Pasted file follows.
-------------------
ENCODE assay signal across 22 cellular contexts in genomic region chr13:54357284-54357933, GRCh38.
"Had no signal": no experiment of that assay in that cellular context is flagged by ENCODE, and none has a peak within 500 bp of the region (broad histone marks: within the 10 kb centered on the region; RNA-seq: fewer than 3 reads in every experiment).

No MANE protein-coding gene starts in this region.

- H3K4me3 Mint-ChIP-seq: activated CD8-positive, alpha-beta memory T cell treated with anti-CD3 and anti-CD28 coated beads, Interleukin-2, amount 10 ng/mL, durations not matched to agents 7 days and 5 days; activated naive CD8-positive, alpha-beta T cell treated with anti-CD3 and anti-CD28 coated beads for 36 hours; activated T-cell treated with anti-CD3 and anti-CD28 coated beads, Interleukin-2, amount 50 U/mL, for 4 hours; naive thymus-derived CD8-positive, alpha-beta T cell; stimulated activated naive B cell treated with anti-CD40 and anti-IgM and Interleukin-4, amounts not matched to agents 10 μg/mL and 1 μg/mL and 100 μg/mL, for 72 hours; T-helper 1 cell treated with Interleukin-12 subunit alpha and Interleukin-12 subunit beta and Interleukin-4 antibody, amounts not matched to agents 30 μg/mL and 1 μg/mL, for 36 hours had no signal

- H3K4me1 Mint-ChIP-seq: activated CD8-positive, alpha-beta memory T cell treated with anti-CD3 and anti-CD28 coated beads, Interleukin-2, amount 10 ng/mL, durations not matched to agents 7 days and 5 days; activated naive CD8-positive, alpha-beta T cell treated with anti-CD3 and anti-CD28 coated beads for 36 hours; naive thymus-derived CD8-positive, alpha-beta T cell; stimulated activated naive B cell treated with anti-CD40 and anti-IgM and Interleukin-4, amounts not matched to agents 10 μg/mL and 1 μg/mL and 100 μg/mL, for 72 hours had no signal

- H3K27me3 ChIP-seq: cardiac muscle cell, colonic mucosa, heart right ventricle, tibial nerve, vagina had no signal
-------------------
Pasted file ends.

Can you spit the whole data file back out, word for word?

ENCODE assay signal across 22 cellular contexts in genomic region chr13:54357284-54357933, GRCh38.
"Had no signal": no experiment of that assay in that cellular context is flagged by ENCODE, and none has a peak within 500 bp of the region (broad histone marks: within the 10 kb centered on the region; RNA-seq: fewer than 3 reads in every experiment).

No MANE protein-coding gene starts in this region.

- H3K4me3 Mint-ChIP-seq: activated CD8-positive, alpha-beta memory T cell treated with anti-CD3 and anti-CD28 coated beads, Interleukin-2, amount 10 ng/mL, durations not matched to agents 7 days and 5 days; activated naive CD8-positive, alpha-beta T cell treated with anti-CD3 and anti-CD28 coated beads for 36 hours; activated T-cell treated with anti-CD3 and anti-CD28 coated beads, Interleukin-2, amount 50 U/mL, for 4 hours; naive thymus-derived CD8-positive, alpha-beta T cell; stimulated activated naive B cell treated with anti-CD40 and anti-IgM and Interleukin-4, amounts not matched to agents 10 μg/mL and 1 μg/mL and 100 μg/mL, for 72 hours; T-helper 1 cell treated with Interleukin-12 subunit alpha and Interleukin-12 subunit beta and Interleukin-4 antibody, amounts not matched to agents 30 μg/mL and 1 μg/mL, for 36 hours had no signal

- H3K4me1 Mint-ChIP-seq: activated CD8-positive, alpha-beta memory T cell treated with anti-CD3 and anti-CD28 coated beads, Interleukin-2, amount 10 ng/mL, durations not matched to agents 7 days and 5 days; activated naive CD8-positive, alpha-beta T cell treated with anti-CD3 and anti-CD28 coated beads for 36 hours; naive thymus-derived CD8-positive, alpha-beta T cell; stimulated activated naive B cell treated with anti-CD40 and anti-IgM and Interleukin-4, amounts not matched to agents 10 μg/mL and 1 μg/mL and 100 μg/mL, for 72 hours had no signal

- H3K27me3 ChIP-seq: cardiac muscle cell, colonic mucosa, heart right ventricle, tibial nerve, vagina had no signal